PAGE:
However, I don’t want to go off onto that tangent - such a rant could last a while - so I’ll stick with my thoughts about Britney. As I noted, I always felt the strongest potential that I’d become interested in her work since she most closely related to other acts I like. However, I will admit I continue to maintain a natural animosity toward teen pop. Despite the breakthroughs that have occurred - in addition to the Spice Girls, both Madonna and Janet were clearly teen acts when I first started to like them - I remain skeptical of the whole area. I’ve always been more of a rock ‘n’ roll guy, and the prefab nature of much teen music leaves me cold; the various artists need to prove something to me first.

To date, that hadn’t happened during my limited doses of Britney. I’d heard all of her hits, seen some of her videos, and taken in a few odds and ends like performances on Saturday Night Live and the MTV Music Video Awards, but nothing broke through to grab my interest.

Out of curiosity, I decided to check out a recent Britney DVD. Called Live and More!, this program offers a mish-mash of materials, but largely focuses on a concert she gave in Hawaii. Why Hawaii? Because it looks good for a video program, I guess. The islands also allowed us to see Britney having fun and doing all sorts of exotic activities.

Hyperactively edited, More alternates between live performances from the Hawaiian concert, episodes in which Britney experiences the wonders of the islands through tasks like hula dancing, boat trips and other things, and some backstage goings on, including a little rehearsal footage. We also see some clips from Britney’s May 2000 appearance as host on Saturday Night Live; not all of her sketches appear, but we find a decent sampling.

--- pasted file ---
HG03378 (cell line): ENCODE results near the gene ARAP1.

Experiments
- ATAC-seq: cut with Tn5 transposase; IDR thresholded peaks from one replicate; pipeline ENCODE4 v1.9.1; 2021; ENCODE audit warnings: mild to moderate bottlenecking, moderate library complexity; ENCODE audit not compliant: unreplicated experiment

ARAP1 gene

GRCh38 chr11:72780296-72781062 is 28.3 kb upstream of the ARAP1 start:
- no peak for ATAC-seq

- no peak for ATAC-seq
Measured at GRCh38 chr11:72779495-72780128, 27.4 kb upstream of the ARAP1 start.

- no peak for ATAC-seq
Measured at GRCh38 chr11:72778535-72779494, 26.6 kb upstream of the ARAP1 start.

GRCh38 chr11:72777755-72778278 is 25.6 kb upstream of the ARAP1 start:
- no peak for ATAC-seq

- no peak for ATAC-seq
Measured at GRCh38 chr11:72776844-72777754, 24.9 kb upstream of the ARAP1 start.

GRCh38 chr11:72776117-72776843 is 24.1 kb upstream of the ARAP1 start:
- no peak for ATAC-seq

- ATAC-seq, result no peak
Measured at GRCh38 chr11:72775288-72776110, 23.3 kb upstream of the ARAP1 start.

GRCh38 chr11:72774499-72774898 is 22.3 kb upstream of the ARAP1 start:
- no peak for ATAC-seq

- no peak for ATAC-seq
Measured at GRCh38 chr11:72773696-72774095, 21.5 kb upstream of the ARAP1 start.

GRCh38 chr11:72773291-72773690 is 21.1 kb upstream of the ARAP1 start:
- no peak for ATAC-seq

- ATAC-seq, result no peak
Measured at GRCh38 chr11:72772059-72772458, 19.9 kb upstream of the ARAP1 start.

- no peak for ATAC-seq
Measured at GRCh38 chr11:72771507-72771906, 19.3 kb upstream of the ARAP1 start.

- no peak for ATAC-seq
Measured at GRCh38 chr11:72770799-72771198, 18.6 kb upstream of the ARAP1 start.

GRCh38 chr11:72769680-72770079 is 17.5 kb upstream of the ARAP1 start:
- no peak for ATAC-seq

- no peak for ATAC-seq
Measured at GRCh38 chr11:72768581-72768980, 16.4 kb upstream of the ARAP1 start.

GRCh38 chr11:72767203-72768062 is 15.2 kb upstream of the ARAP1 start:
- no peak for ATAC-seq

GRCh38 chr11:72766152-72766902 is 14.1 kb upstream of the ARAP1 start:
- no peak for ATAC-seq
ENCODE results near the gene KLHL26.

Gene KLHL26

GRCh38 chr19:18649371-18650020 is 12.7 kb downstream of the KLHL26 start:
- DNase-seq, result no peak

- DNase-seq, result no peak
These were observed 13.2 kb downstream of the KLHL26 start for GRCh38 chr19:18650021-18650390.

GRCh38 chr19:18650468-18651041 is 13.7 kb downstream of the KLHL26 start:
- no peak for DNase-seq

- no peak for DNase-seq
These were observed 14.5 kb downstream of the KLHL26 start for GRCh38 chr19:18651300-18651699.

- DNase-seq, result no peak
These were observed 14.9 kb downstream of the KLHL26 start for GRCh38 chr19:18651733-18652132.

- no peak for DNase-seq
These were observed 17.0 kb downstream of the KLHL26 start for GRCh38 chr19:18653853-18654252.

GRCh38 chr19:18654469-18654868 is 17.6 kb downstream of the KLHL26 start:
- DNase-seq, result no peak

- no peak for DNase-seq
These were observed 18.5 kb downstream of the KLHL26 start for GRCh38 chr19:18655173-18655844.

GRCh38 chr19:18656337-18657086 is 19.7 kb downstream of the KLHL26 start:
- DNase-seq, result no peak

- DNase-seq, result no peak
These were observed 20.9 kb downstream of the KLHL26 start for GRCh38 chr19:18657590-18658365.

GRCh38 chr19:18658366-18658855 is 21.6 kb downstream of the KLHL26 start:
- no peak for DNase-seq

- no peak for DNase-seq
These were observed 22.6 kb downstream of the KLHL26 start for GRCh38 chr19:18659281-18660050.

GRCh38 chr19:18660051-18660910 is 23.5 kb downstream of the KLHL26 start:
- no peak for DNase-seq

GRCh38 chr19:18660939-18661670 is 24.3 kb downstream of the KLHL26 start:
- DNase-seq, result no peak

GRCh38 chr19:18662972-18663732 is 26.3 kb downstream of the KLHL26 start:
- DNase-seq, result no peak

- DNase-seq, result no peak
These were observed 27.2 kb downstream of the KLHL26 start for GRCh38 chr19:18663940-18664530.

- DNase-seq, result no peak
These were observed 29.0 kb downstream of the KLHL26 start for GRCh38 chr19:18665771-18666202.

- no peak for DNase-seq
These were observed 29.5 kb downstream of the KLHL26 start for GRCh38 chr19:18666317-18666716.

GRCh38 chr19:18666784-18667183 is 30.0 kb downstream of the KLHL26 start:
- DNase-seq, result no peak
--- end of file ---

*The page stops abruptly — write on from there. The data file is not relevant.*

Although the Spice Girls won me over with their live performances, it doesn’t look like Britney will achieve that accomplishment. During the eight songs played at the concert that appear here, she came across as an acceptably accomplished dancer and presence, but absolutely nothing about her performance stood out in a positive way. She never took charge of the show in a way that would befit a leader, and she seemed generally mediocre in most ways.

The choreography and staging lacked flair, and the songs themselves failed to do much to distinguish themselves. Britney’s two biggest hits - the titles songs for her albums - have some good teen funkiness, and they offer reasonably catching and engaging experiences - but the rest of the songs tended to blend together. They felt like generic teen pop, with nothing to stand out from the crowd.